Sixers

Can Simmons Maintain Newfound Aggression?

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Joel Embiid’s last-minute scratch from Monday night’s game deprived us of the marquee matchup of the NBA’s No. 1 seeds.

Instead, the basketball gods gave us the Ben Simmons game.

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Simmons scored a career-high 42 points on 26 shots including an impressive night from the free-throw line (12-13).

From the tip — which Simmons won against Gobert —  Simmons was in attack mode. He started the game 6-6 from the field and finished the first quarter with 19 points and five assists– the first Sixer to accomplish that feat since Allen Iverson back in 2005.

Simmons carried that aggression throughout the game, whether it was him attacking the paint when given space, posting up smaller mismatches or rolling hard to the rim as a screener.

Through three quarters, Simmons tied his career high in points (34), then finished strong in the 4th totaling 42 by the game’s end.

The All-NBA guard was also one rebound shy of joining Wilt Chamberlain as the only other Sixer to have a 40-point triple-double. His total of 12 assists easily would’ve been more if his teammates could’ve found more success from deep. Jordan Clarkson alone hit as many as threes as the Sixers. Outside of Tobias Harris, who also played his best game as a Sixer (36 pts, 14-24 FG, 3-5 3FG), the team shot 5-18 from deep.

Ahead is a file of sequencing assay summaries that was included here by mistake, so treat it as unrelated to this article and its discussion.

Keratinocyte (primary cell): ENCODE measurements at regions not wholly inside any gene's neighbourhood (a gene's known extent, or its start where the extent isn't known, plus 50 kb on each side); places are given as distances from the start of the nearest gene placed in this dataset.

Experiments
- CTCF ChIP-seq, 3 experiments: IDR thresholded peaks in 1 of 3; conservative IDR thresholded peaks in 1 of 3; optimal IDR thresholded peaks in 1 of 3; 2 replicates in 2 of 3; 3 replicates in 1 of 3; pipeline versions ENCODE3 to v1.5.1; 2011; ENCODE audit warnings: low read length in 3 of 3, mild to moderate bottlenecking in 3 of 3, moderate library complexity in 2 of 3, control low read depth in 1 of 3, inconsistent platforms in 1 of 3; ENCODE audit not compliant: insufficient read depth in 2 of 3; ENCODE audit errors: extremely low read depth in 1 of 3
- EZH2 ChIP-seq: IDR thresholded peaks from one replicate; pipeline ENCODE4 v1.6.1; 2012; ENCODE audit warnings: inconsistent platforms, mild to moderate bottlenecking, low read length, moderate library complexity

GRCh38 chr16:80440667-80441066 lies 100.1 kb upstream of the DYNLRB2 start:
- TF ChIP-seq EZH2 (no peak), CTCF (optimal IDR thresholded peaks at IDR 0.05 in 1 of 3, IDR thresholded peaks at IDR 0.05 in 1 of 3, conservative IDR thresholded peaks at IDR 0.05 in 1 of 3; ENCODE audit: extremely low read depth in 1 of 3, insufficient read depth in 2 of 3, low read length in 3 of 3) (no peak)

Due to the three-point disparity between the two teams (PHI 8-23 vs. UTA 18-45), Simmons was unable to deliver a victory for Philadelphia. But even his teammates couldn’t help but applaud the monster performance from their Australian swiss-army knife.

“Man, from the start of the game, he was just on a mission out there,” said Tobias. “He was pretty amazing,” Harris continued. “Obviously, it would’ve been better to get a win and [have Ben] get a 40-point triple-double, but we’ll just have to save that for another time.”

Despite Benny’s career night being spoiled by a loss, this game is something him and the Sixers can build on.

Aggressive Mentality

What Simmons did in Utah wasn’t some flash of new tricks in his bags. Most of his damage was done in the paint, typical for his style of play.

What was new was the mentality to sustain that aggression for 48 minutes.

Simmons started the other night in Phoenix with this level of aggression (16 in the 1st half) but in Utah that relentlessness to attack the rim lasted all night.

That has always been the key issue with Simmons.

His mentality.

Without a reliable jump shot, Simmons has to rely on his speed and strength to create scoring opportunities. When he is right and locked in, Monday night’s performance doesn’t seem too surprising. However, Simmons will too often settle for touch shots instead of initiating and finishing through contact.

That was what made the other night in Utah so special.

The mentality to keep attacking and never let up on Utah’s interior D.

Following the game, Simmons discussed how he is molding that mental side of his game.

Statistically, this has been a down year for Simmons, but the last few weeks have seen him turn a corner.

The Sixers’ playoff hopes are better off if the aggressive Ben Simmons remains.

Free-Throw Trajectory

While Monday night’s dominance inside was impressive, the most encouraging aspect of Simmons’ performance was his success at the free-throw line. He got to the line 13 times and converted 12 of them.

On the offensive end, the focus for Simmons doesn’t need to be a three-point jumper or developing an off-the-dribble game. Instead, it needs to be what he put on display in Utah.

A relentlessness to attack the rim, and converting his trips to the line.